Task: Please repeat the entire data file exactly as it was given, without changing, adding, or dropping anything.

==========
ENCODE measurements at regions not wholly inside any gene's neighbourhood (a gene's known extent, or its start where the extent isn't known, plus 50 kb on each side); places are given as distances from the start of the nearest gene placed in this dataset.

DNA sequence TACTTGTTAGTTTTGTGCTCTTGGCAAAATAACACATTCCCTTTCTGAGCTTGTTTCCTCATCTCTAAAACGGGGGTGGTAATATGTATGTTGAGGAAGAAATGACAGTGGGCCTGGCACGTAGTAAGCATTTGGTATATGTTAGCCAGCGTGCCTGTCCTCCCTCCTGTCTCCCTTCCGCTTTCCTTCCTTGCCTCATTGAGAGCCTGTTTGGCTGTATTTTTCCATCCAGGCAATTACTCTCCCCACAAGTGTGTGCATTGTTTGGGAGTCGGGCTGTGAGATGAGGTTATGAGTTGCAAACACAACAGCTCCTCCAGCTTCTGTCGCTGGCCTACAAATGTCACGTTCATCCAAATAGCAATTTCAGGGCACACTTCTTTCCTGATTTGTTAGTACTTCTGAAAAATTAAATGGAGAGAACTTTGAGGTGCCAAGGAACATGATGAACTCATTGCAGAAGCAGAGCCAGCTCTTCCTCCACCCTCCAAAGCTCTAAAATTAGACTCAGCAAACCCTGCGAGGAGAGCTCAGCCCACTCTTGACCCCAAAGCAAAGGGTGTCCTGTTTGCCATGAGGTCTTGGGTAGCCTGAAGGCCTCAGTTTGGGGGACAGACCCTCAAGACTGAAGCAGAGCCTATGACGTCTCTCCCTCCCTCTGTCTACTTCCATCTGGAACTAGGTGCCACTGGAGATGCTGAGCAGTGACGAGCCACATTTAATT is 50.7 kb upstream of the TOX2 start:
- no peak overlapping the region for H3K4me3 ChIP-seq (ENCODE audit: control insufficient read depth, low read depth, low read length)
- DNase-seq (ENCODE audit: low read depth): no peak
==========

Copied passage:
ENCODE measurements at regions not wholly inside any gene's neighbourhood (a gene's known extent, or its start where the extent isn't known, plus 50 kb on each side); places are given as distances from the start of the nearest gene placed in this dataset.

DNA sequence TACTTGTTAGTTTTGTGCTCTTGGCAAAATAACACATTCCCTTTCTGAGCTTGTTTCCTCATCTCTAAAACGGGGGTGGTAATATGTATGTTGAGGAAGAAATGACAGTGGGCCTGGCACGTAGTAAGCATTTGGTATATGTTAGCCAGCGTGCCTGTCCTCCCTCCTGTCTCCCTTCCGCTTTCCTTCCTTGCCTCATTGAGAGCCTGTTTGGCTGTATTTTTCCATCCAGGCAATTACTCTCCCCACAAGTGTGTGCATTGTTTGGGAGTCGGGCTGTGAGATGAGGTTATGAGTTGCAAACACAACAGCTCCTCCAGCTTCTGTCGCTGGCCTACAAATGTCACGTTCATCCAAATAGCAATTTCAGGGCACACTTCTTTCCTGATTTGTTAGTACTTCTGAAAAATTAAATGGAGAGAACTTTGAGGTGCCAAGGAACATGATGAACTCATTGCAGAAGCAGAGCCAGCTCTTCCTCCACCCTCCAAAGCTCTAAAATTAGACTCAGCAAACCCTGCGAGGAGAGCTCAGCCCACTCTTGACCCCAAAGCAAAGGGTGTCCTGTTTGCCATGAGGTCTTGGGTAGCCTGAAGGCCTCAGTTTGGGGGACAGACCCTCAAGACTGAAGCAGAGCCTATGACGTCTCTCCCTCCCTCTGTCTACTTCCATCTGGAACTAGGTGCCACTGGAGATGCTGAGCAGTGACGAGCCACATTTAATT is 50.7 kb upstream of the TOX2 start:
- no peak overlapping the region for H3K4me3 ChIP-seq (ENCODE audit: control insufficient read depth, low read depth, low read length)
- DNase-seq (ENCODE audit: low read depth): no peak